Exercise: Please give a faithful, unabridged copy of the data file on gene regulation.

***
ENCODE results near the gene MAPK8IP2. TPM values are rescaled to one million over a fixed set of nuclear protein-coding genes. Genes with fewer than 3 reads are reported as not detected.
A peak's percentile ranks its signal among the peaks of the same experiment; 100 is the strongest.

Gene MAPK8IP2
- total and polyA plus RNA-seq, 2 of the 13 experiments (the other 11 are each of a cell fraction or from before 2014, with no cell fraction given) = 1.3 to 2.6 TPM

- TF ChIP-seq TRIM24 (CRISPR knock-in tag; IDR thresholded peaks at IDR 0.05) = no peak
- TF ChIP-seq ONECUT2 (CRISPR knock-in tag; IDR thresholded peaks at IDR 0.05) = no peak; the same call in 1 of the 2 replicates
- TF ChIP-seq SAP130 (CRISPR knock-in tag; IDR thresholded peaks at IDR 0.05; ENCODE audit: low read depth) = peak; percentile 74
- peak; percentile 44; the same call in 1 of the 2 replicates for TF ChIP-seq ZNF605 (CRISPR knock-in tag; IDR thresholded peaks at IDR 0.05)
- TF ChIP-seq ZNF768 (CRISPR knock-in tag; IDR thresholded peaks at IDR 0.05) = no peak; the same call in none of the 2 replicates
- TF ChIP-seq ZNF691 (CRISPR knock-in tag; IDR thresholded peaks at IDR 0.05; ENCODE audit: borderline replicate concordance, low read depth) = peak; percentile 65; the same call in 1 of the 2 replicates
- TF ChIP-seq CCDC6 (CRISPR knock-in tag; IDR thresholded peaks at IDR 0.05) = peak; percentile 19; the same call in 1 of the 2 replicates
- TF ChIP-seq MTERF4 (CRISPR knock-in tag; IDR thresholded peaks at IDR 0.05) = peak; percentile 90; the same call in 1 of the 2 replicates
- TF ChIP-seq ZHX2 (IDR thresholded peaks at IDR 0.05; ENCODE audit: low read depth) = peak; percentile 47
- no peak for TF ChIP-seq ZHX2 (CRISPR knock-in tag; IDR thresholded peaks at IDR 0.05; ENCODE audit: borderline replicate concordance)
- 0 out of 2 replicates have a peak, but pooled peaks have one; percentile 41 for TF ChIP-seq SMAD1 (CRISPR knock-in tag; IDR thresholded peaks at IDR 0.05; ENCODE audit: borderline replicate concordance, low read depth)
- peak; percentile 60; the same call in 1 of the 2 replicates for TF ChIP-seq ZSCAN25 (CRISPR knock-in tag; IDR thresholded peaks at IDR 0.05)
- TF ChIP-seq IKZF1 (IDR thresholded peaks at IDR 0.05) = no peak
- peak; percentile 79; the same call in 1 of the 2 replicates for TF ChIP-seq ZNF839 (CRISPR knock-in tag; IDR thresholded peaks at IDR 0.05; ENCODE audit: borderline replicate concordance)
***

ENCODE results near the gene MAPK8IP2. TPM values are rescaled to one million over a fixed set of nuclear protein-coding genes. Genes with fewer than 3 reads are reported as not detected.
A peak's percentile ranks its signal among the peaks of the same experiment; 100 is the strongest.

Gene MAPK8IP2
- total and polyA plus RNA-seq, 2 of the 13 experiments (the other 11 are each of a cell fraction or from before 2014, with no cell fraction given) = 1.3 to 2.6 TPM

- TF ChIP-seq TRIM24 (CRISPR knock-in tag; IDR thresholded peaks at IDR 0.05) = no peak
- TF ChIP-seq ONECUT2 (CRISPR knock-in tag; IDR thresholded peaks at IDR 0.05) = no peak; the same call in 1 of the 2 replicates
- TF ChIP-seq SAP130 (CRISPR knock-in tag; IDR thresholded peaks at IDR 0.05; ENCODE audit: low read depth) = peak; percentile 74
- peak; percentile 44; the same call in 1 of the 2 replicates for TF ChIP-seq ZNF605 (CRISPR knock-in tag; IDR thresholded peaks at IDR 0.05)
- TF ChIP-seq ZNF768 (CRISPR knock-in tag; IDR thresholded peaks at IDR 0.05) = no peak; the same call in none of the 2 replicates
- TF ChIP-seq ZNF691 (CRISPR knock-in tag; IDR thresholded peaks at IDR 0.05; ENCODE audit: borderline replicate concordance, low read depth) = peak; percentile 65; the same call in 1 of the 2 replicates
- TF ChIP-seq CCDC6 (CRISPR knock-in tag; IDR thresholded peaks at IDR 0.05) = peak; percentile 19; the same call in 1 of the 2 replicates
- TF ChIP-seq MTERF4 (CRISPR knock-in tag; IDR thresholded peaks at IDR 0.05) = peak; percentile 90; the same call in 1 of the 2 replicates
- TF ChIP-seq ZHX2 (IDR thresholded peaks at IDR 0.05; ENCODE audit: low read depth) = peak; percentile 47
- no peak for TF ChIP-seq ZHX2 (CRISPR knock-in tag; IDR thresholded peaks at IDR 0.05; ENCODE audit: borderline replicate concordance)
- 0 out of 2 replicates have a peak, but pooled peaks have one; percentile 41 for TF ChIP-seq SMAD1 (CRISPR knock-in tag; IDR thresholded peaks at IDR 0.05; ENCODE audit: borderline replicate concordance, low read depth)
- peak; percentile 60; the same call in 1 of the 2 replicates for TF ChIP-seq ZSCAN25 (CRISPR knock-in tag; IDR thresholded peaks at IDR 0.05)
- TF ChIP-seq IKZF1 (IDR thresholded peaks at IDR 0.05) = no peak
- peak; percentile 79; the same call in 1 of the 2 replicates for TF ChIP-seq ZNF839 (CRISPR knock-in tag; IDR thresholded peaks at IDR 0.05; ENCODE audit: borderline replicate concordance)